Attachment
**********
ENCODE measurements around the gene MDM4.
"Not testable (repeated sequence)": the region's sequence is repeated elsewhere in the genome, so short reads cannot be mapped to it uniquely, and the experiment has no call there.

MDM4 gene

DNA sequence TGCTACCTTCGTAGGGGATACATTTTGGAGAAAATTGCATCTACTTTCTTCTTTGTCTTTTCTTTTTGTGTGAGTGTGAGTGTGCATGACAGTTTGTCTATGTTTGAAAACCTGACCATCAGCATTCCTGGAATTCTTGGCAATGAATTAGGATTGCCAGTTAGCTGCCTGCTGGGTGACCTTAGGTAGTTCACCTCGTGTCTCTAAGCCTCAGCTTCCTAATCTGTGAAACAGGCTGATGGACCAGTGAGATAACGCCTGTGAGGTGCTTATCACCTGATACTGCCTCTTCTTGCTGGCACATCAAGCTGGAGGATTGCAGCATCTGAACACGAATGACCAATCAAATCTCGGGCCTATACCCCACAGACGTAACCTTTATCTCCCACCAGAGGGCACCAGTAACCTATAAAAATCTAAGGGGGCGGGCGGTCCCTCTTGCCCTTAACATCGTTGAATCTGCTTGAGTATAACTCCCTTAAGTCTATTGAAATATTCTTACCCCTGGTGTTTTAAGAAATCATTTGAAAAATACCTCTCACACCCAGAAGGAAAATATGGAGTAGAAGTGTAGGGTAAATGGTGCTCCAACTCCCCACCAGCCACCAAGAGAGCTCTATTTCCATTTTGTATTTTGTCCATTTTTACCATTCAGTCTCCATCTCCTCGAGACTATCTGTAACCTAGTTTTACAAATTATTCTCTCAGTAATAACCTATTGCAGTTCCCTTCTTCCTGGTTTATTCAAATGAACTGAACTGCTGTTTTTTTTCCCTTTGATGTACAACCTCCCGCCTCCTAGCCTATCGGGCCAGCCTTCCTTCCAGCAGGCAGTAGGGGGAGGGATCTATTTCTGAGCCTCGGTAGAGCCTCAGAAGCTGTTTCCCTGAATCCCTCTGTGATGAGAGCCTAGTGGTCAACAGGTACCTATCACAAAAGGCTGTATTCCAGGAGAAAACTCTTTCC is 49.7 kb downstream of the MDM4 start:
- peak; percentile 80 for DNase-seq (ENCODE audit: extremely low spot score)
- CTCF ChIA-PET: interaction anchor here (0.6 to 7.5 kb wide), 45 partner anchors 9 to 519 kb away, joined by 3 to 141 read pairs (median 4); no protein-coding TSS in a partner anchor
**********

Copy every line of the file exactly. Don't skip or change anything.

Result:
ENCODE measurements around the gene MDM4.
"Not testable (repeated sequence)": the region's sequence is repeated elsewhere in the genome, so short reads cannot be mapped to it uniquely, and the experiment has no call there.

MDM4 gene

DNA sequence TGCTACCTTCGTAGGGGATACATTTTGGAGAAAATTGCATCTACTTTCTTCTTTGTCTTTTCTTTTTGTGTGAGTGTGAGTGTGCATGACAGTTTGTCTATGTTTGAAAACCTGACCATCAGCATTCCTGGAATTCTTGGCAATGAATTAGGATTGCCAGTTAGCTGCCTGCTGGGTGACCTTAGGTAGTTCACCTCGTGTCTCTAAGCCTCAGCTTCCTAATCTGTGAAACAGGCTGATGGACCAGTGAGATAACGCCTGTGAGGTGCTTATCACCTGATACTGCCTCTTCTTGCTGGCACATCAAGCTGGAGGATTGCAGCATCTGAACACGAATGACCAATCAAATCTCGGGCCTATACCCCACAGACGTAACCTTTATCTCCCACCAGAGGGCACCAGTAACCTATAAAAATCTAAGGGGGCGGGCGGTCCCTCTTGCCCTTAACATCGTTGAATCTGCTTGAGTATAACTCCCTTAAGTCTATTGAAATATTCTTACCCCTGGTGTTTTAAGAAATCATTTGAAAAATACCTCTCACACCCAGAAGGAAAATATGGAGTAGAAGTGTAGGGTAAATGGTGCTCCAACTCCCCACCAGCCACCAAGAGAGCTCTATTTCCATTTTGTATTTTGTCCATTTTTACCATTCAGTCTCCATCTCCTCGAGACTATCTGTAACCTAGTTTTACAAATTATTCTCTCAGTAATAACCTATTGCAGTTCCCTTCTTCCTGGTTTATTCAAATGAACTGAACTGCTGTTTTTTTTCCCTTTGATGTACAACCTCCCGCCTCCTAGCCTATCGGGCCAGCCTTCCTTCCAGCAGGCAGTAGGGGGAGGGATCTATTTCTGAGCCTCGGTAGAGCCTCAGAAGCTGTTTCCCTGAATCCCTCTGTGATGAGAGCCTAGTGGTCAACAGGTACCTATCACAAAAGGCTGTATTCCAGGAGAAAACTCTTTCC is 49.7 kb downstream of the MDM4 start:
- peak; percentile 80 for DNase-seq (ENCODE audit: extremely low spot score)
- CTCF ChIA-PET: interaction anchor here (0.6 to 7.5 kb wide), 45 partner anchors 9 to 519 kb away, joined by 3 to 141 read pairs (median 4); no protein-coding TSS in a partner anchor